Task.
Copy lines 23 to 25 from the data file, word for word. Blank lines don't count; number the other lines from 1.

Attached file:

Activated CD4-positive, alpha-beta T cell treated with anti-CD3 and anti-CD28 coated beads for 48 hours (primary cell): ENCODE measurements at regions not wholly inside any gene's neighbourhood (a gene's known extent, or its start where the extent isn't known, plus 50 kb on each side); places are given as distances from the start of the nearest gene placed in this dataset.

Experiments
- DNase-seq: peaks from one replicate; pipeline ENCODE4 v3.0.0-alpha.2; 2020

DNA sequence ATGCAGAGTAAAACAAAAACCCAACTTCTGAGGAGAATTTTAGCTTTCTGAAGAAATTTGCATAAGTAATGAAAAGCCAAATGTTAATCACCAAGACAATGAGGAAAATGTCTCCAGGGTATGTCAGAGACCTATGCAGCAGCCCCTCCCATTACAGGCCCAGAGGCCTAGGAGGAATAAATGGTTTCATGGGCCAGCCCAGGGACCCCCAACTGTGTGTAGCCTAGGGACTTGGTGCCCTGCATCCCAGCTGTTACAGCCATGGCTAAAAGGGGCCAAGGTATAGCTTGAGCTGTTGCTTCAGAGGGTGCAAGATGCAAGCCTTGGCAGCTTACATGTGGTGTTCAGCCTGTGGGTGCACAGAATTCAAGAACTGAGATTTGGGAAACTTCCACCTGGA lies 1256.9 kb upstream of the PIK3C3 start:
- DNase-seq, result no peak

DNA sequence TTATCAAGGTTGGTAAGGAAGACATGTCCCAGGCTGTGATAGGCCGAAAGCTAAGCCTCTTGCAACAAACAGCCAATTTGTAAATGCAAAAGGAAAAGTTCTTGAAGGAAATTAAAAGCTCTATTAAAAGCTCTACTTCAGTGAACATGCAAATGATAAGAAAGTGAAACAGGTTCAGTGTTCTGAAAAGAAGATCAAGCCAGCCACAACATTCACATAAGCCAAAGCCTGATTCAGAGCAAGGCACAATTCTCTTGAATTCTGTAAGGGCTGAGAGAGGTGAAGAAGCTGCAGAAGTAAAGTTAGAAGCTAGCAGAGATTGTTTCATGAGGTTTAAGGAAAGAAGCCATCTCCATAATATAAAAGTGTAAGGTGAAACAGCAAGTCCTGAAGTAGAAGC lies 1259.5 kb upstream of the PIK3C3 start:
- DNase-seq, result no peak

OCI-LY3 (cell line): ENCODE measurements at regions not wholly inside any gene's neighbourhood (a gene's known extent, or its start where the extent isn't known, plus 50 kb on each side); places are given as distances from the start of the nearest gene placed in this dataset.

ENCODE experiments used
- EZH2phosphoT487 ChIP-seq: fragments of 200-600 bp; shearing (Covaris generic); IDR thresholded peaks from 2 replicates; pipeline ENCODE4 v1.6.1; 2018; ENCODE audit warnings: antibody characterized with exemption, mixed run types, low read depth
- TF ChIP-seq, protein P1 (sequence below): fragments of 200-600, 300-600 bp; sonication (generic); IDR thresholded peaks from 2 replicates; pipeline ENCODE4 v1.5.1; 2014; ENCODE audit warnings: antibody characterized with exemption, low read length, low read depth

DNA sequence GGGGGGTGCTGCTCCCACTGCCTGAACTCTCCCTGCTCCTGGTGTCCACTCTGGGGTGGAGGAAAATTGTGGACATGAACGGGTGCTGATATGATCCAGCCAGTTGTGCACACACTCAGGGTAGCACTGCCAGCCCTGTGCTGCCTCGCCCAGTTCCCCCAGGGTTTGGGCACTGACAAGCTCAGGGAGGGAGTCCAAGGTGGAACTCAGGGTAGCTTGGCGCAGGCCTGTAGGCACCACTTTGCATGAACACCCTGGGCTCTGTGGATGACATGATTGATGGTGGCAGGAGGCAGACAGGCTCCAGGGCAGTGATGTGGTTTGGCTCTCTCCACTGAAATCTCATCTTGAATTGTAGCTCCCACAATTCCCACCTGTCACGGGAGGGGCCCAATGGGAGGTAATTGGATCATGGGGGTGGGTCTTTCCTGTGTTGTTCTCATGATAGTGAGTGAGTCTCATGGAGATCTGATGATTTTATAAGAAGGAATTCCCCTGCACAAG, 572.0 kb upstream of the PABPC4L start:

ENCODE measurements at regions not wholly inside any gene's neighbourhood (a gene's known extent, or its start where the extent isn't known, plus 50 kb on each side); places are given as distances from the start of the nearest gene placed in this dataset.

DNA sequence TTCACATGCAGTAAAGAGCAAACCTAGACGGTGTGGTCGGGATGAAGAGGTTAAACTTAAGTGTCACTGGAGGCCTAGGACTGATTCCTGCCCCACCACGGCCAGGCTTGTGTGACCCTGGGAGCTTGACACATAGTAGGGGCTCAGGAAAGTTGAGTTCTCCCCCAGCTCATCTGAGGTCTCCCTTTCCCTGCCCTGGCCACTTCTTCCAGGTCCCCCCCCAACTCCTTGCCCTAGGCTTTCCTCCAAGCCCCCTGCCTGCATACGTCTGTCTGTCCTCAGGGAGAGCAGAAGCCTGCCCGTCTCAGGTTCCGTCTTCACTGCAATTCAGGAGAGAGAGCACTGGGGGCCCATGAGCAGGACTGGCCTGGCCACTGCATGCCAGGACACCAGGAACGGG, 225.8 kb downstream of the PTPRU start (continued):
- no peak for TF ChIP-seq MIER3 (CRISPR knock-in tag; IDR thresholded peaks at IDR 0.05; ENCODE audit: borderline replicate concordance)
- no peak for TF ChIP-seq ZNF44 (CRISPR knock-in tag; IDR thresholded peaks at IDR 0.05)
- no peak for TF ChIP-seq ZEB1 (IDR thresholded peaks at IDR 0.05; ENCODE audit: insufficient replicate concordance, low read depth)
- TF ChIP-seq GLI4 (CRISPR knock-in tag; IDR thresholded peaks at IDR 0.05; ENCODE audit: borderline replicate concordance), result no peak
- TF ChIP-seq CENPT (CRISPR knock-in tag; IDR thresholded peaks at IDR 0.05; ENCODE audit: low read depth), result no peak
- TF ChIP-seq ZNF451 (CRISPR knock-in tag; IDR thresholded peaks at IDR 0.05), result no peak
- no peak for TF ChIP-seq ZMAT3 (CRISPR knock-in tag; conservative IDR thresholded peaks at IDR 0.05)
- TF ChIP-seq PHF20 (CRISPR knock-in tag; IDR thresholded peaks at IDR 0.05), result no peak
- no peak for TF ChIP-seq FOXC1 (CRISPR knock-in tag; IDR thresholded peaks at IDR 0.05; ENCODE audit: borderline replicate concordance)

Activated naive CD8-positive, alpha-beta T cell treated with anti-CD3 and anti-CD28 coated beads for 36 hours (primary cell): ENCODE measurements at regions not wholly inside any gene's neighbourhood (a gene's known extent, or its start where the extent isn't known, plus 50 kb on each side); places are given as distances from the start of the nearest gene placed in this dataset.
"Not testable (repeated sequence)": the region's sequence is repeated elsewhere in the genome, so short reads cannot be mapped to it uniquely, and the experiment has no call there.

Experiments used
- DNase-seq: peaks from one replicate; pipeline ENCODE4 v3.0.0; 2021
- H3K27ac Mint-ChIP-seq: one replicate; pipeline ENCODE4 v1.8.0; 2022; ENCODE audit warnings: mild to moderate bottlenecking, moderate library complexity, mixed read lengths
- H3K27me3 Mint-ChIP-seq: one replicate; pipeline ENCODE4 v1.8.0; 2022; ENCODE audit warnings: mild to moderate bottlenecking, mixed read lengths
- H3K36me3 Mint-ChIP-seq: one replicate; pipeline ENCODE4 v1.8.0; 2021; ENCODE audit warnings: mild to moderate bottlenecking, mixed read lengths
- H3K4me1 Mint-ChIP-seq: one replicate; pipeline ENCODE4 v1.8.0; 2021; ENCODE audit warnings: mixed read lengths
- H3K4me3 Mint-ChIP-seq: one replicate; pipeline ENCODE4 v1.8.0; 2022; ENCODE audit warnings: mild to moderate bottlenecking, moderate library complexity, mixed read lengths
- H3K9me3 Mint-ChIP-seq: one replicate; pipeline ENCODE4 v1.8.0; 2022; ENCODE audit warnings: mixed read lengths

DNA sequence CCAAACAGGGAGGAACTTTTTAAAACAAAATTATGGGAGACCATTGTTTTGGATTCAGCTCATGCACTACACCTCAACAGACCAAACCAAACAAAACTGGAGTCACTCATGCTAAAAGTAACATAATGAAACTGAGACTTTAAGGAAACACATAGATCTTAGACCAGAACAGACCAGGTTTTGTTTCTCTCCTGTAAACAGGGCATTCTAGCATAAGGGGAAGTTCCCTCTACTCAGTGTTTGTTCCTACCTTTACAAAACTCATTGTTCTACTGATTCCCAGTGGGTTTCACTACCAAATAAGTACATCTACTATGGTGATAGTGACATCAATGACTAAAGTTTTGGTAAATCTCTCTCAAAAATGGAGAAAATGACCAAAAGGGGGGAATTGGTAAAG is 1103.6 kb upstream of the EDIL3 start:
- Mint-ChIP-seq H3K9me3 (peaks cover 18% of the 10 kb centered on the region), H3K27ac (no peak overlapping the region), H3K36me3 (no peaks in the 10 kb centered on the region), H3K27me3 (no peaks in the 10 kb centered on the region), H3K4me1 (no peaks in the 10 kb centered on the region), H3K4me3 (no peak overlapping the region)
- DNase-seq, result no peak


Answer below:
- no peak for TF ChIP-seq FOXC1 (CRISPR knock-in tag; IDR thresholded peaks at IDR 0.05; ENCODE audit: borderline replicate concordance)

Activated naive CD8-positive, alpha-beta T cell treated with anti-CD3 and anti-CD28 coated beads for 36 hours (primary cell): ENCODE measurements at regions not wholly inside any gene's neighbourhood (a gene's known extent, or its start where the extent isn't known, plus 50 kb on each side); places are given as distances from the start of the nearest gene placed in this dataset.
"Not testable (repeated sequence)": the region's sequence is repeated elsewhere in the genome, so short reads cannot be mapped to it uniquely, and the experiment has no call there.